Standard of service
Standards are important and that is why I find Twitter such a challenge. I have no interest in people’s kittens running over keyboards and one more comment on exercise machines may push me over the edge but part of the problem is that tweets are limited to 140 characters.
Social media will evolve and the challenge for businesses will be to use it to positive effect. Traffic on websites does not pay the bills. As planners seek to make the case for the value they add it will be essential that all the touch points support each other in reinforcing the client relationship.
Research continues to peddle the idea that consumers want advisers to cost less per hour than motor mechanics but those asked probably did not know what they were charged for labour at their last car service or repair. What galls me about these surveys is they ask someone about something they can’t possibly have any knowledge about and then act surprised or, worse still, vindicated about the answer.
A recent Which? survey focused on transactions and then talked about advice. This makes me wonder if it knows what advice is. I hope it does. After all, doesn’t it advise on mortgages?
Too many advisers have focused on transactions over advice or masqueraded as investment experts. As 2013 approaches, the time to demonstrate value is upon us all. We need to take the costs out of transactions, which could impact on platform charges. Coupled with that we have an early day motion in the House of Commons with MPs debating funds costs, putting the wind up those with total expense ratios in excess of 1.5 per cent.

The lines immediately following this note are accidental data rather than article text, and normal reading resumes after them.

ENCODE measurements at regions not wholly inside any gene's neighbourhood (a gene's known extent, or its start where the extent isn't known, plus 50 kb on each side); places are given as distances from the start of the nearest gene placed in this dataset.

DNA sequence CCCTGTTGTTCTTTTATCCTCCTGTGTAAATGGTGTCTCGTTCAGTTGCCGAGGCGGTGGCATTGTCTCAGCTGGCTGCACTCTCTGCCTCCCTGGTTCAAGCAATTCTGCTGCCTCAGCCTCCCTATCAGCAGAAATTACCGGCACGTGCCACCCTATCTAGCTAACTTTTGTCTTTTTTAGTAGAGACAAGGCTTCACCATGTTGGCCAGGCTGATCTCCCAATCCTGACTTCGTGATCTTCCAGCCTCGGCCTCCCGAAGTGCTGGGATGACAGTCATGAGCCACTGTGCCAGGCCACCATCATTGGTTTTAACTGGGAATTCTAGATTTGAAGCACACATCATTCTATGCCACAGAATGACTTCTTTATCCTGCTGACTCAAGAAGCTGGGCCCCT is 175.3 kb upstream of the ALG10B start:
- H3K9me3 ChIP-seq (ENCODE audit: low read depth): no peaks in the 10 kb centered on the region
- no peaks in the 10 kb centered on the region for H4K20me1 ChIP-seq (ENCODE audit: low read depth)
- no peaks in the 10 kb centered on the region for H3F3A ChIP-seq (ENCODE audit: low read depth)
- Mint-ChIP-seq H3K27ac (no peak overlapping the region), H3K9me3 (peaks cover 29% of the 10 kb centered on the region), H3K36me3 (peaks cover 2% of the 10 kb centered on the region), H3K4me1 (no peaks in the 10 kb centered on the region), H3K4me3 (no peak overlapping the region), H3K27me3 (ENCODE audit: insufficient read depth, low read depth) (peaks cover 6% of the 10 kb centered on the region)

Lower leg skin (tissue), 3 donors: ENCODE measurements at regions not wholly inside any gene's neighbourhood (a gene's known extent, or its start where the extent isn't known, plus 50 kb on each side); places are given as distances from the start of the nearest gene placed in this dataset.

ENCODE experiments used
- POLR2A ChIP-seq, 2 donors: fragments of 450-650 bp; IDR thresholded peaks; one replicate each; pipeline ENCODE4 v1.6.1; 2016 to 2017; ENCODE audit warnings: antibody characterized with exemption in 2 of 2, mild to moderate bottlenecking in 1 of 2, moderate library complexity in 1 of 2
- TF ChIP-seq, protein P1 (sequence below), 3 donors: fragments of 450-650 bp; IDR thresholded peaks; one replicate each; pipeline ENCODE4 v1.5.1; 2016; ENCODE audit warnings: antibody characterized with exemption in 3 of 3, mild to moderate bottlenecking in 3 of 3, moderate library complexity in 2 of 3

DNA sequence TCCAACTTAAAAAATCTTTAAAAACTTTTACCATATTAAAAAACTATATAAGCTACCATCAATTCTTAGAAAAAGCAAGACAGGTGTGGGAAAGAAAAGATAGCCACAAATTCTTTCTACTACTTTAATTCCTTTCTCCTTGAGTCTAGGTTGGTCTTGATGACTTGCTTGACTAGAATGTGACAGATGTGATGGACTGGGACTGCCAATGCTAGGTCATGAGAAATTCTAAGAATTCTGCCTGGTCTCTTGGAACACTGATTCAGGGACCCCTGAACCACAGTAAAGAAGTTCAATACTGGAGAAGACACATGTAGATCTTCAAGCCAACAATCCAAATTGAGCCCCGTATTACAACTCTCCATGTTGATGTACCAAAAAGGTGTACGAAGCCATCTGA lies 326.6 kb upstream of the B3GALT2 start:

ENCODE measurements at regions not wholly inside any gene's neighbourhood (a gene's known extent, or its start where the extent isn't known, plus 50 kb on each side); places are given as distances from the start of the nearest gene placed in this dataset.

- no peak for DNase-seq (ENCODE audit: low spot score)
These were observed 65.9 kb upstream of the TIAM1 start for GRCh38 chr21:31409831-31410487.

It is only logical that pressure would alight on the investment fund world eventually but I am not sure that has been grasped by most investment houses. If advisers need to cut overall investment costs then they are not prepared to be the only ones taking the hit. This pressure applies to platforms as well as investment houses and fixed costs may be the solution. However, average holdings could make this problematic for many operators.
No pricing model is sacred and the sooner we realise that the better. We must educate the clients on the value we deliver but also continually look at how we take costs out of our processes. The new regulator needs to understand this and take an active role. This changing environment will not tolerate inefficiency or arrogance, no matter who displays it.
The debate has started. Let us take part in gathering the evidence where we pay for service but do not receive it.
Service will be the key point of differentiation for providers and advisers alike. Money Marketing Service Ratings will deliver the necessary resources to evidence good and poor service when justifying provider selection or avoidance.
Windsor Life became Re-Assure but a name does not a brand or reputation make. Providers take note, as your grip becomes increasingly tenuous, service needs to be at the centre of your plans.
Robert Reid is managing director of Syndaxi Chartered Financial Planners